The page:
Serbia's government on Monday approved an EU-brokered deal to normalise ties with breakaway Kosovo, a historic agreement aimed at turning the page on the Balkans' last simmering trouble-spot 14 years after the end of hostilities.
The government has accepted the "first accord on principles which regulate normalisation of relations, reached during the dialogue on Kosovo in Brussels" on Friday, said a statement issued after a cabinet meeting.
The government has instructed ministries to take "the necessary measures" to implement the accord, it added.
The Serbian parliament is also due to discuss the deal later this week, but it is expected to be approved as the ruling coalition has a comfortable majority in the assembly.
In Pristina, Kosovo's parliament on Monday adopted a "resolution" approving the so-called Brussels accord, which grants some autonomy to ethnic Serbs living in Kosovo who refuse to recognise Pristina's authority.
"The parliament expresses its support and gives its approval to the accord on the normalisation of relations" between Belgrade and Pristina, the decision said.
The decisions came as European Union foreign ministers were meeting in Luxembourg for discussions that will include talks on the European Commission's reports on progress made by Serbia and Kosovo in their bids for EU membership.
The normalisation accord between Serbia and Kosovo is one of the key conditions for both sides to move closer to the EU.
Serbia is expecting Brussels to set a much-coveted date to start membership talks, while Pristina wants to make the first steps towards applying for candidacy.
The 15-point accord spells out the basic principles that would give a level of autonomy to some 40,000 ethnic Serbs living in the north of predominantly ethnic Albanian Kosovo.
The text of the accord has yet to be made public by the EU, but according to local media in Serbia and Kosovo, the Kosovo Serbs will have their own police and justice representatives, working under Pristina's authority, in the areas where they make up a majority of the population.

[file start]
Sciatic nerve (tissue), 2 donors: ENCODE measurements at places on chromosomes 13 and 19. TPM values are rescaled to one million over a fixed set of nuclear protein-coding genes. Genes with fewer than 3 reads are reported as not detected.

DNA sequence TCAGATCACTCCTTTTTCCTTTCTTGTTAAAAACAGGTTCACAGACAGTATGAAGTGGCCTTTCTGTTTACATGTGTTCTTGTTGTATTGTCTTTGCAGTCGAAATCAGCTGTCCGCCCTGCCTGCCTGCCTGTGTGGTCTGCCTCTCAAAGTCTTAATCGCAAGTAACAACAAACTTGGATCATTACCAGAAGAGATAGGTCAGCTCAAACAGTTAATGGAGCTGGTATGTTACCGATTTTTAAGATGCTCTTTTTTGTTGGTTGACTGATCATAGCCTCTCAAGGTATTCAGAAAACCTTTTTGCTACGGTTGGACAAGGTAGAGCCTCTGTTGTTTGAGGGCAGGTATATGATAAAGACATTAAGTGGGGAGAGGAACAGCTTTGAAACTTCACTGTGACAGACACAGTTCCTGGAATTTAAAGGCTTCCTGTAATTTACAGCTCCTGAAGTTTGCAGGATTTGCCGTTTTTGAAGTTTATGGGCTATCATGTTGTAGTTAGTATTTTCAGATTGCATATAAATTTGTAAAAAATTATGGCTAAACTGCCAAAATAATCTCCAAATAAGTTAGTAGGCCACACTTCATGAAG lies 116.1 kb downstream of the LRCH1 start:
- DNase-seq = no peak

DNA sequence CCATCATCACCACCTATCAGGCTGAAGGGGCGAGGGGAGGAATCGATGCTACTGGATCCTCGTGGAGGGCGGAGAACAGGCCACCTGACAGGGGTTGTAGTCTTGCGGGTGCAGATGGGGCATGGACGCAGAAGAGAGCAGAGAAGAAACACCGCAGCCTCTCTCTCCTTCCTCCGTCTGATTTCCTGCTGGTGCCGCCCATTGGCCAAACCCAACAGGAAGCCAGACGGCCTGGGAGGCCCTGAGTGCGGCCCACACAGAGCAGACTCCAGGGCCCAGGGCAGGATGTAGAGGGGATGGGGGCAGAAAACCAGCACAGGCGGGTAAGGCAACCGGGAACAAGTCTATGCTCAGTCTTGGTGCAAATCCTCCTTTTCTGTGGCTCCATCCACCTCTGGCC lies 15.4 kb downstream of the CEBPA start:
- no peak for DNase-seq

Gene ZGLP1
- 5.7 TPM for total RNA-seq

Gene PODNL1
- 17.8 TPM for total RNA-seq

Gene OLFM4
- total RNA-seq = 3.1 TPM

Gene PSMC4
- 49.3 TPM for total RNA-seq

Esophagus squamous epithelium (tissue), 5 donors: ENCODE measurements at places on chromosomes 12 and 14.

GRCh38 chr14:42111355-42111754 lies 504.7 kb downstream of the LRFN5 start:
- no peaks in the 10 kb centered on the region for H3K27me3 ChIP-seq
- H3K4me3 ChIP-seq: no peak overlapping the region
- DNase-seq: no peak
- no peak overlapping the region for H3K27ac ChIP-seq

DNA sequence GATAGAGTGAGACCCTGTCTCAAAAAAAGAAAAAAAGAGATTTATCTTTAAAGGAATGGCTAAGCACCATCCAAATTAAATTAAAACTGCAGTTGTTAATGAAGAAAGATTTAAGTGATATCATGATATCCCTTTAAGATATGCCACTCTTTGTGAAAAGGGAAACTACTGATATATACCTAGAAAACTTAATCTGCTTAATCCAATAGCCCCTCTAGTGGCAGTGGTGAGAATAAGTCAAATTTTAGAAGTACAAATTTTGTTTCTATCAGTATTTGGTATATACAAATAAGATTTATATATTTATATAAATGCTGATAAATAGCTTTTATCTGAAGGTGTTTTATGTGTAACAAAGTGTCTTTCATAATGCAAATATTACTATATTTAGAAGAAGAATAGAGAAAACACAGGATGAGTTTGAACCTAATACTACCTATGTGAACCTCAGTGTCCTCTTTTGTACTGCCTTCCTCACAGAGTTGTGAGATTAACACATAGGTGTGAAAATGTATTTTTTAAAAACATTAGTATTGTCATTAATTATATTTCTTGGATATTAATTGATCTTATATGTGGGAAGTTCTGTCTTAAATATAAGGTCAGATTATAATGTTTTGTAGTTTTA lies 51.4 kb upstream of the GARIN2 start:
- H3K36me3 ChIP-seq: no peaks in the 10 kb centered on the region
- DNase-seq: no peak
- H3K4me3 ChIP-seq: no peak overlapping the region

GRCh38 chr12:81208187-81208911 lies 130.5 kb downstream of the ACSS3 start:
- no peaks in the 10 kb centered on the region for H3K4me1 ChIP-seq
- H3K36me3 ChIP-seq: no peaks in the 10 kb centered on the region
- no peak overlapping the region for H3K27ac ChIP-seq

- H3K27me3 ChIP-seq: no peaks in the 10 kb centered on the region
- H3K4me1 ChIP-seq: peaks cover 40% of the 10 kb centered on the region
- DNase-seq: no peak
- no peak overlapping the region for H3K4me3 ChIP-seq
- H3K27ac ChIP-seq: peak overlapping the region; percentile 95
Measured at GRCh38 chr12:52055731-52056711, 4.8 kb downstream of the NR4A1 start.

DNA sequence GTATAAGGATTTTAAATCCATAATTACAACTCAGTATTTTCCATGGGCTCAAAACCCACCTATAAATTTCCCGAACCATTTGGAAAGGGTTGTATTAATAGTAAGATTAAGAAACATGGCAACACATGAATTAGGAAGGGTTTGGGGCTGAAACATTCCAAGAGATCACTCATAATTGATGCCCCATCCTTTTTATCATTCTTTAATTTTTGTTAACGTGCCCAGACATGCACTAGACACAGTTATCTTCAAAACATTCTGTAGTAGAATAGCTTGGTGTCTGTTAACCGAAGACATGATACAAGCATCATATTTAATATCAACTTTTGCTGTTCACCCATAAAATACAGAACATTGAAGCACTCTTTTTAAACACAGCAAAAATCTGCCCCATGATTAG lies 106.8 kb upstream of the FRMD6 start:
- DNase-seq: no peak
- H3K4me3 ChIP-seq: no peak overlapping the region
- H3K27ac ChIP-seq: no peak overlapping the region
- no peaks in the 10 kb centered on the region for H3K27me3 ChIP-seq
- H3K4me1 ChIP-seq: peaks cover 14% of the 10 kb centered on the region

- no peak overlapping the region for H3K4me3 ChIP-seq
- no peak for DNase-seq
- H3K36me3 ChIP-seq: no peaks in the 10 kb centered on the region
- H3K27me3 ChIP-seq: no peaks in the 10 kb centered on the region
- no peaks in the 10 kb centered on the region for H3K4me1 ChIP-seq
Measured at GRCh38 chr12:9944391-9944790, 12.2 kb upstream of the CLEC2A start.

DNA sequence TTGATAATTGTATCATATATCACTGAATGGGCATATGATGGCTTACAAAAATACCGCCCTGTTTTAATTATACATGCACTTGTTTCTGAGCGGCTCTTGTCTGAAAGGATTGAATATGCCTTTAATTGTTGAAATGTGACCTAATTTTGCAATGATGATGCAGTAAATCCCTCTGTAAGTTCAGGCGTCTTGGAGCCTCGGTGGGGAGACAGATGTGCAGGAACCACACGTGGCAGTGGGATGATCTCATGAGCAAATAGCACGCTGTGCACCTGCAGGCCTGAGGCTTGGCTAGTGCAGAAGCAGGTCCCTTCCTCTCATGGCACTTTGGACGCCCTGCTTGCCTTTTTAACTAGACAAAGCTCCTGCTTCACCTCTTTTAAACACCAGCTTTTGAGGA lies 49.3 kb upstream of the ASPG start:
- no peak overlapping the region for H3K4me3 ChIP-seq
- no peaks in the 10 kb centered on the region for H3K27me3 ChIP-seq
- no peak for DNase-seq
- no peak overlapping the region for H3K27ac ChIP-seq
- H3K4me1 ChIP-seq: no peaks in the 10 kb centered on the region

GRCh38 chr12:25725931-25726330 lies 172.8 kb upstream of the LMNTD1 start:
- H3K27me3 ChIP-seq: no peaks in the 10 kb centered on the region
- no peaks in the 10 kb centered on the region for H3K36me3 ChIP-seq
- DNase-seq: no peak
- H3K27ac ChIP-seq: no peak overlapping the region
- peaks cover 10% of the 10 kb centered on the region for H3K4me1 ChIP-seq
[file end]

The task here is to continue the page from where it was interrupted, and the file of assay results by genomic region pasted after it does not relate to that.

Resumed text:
"Municipal elections shall be organised in the northern municipalities in 2013," an unofficial draft of the text said.
It also noted that an "implementation plan, including the time frame, shall be produced by April 26."
"It is agreed that neither side will block or encourage others to block the other side's progress in their respective EU paths," it added.
But the deal has angered Kosovo Serbs in the north who have called for a protest rally to be held in Kosovska Mitrovica later on Monday, the main town in the northern area of the breakaway territory.
On Saturday the prime minister of Kosovo, Hashim Thaci, called on Kosovo Serbs "not to fear the accord".
He promised them "new opportunities for investment, development, employment and the creation of a democratic and multi-ethnic environment" in Kosovo.
"Conditions are met for a new era and a new life and the accord is in the interest of Kosovo, Serbia, and above all, the Serbs in the north," Thaci said.
In total, some 120,000 ethnic Serbs live in Kosovo.
Like Belgrade, they reject Kosovo's 2008 independence declaration, which came almost a decade after the 1998-1999 conflict that ended with a NATO bombing campaign against late Serbian strongman Slobodan Milosevic's forces.
Almost 100 countries -- including the United States and most EU countries -- have recognised Kosovo's independence.